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Old 06-09-2008, 09:17 PM   #21
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Donna D.'s Avatar
Trailer: 1988 16 ft Scamp Deluxe
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I noted that there are 50 manufacturers of these fibreglas rigs... My Goodness, that's a heap of little units to check out. That's why I turned to you all. -smile- Bye. FrancesM
Past manufacturers Frances, most of the ones you noted on the home page listing are long gone. But the trailers live on! and that alone should tell you something about how well they were made to start with. Granted a lot has to do with owner maintenance too. If you're looking to buy new, then these are your choices:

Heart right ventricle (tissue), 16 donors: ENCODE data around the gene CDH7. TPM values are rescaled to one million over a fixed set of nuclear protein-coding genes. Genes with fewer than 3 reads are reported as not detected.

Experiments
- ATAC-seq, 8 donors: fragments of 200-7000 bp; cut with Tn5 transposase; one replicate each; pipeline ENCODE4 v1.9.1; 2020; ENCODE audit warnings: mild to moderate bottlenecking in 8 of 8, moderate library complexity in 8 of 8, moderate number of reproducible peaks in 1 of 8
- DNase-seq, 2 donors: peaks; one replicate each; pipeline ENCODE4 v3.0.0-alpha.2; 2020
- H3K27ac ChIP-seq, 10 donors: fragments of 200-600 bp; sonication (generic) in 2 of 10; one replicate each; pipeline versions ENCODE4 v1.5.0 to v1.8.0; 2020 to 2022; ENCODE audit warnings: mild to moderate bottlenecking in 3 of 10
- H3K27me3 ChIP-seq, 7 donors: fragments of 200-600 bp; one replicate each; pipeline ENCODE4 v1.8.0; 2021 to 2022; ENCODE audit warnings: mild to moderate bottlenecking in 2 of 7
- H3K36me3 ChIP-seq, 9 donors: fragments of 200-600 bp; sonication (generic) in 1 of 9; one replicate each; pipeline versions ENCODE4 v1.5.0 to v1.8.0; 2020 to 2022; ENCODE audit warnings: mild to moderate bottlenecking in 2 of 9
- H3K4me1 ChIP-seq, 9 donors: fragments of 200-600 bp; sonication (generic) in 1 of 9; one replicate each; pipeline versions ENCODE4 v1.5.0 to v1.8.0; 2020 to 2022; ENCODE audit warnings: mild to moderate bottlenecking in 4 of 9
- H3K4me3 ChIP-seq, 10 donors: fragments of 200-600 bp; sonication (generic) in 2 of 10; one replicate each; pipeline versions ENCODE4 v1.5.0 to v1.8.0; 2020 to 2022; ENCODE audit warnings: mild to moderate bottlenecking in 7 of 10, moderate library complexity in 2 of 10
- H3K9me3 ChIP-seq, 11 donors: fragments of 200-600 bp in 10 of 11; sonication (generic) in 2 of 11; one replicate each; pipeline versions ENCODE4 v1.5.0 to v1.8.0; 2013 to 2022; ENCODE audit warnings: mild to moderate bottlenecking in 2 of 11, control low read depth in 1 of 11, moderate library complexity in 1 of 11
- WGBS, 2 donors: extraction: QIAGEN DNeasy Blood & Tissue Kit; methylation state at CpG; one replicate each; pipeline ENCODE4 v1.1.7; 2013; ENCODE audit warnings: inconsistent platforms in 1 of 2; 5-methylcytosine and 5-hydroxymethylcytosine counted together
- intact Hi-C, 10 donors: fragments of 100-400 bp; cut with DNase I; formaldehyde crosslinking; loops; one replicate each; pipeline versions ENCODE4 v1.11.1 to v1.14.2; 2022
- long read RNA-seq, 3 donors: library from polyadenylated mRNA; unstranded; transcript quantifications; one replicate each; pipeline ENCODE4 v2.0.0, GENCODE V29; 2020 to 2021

Current Trailer Manufacturers of molded lightweight fiberglass rvs
Donna D.
Ten Forward - 2014 Escape 5.0 TA
Double Yolk - 1988 16' Scamp Deluxe
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Old 06-09-2008, 10:42 PM   #22
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Trailer: 1998 17 ft Casita Spirit Deluxe / Red F150 X-Cab
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Have you had a chance to look in a fiberglass rig, to look at one up close? There's way less to go wrong. For instance, my cabinets will never fall on my head because they're part of the molded fiberglass, not separate and attached with screws. I suppose I don't have as much storage space as one of those big stick-builts, and I may not have all the comforts of home, but if I wanted ALL the comforts of home I'd stay there!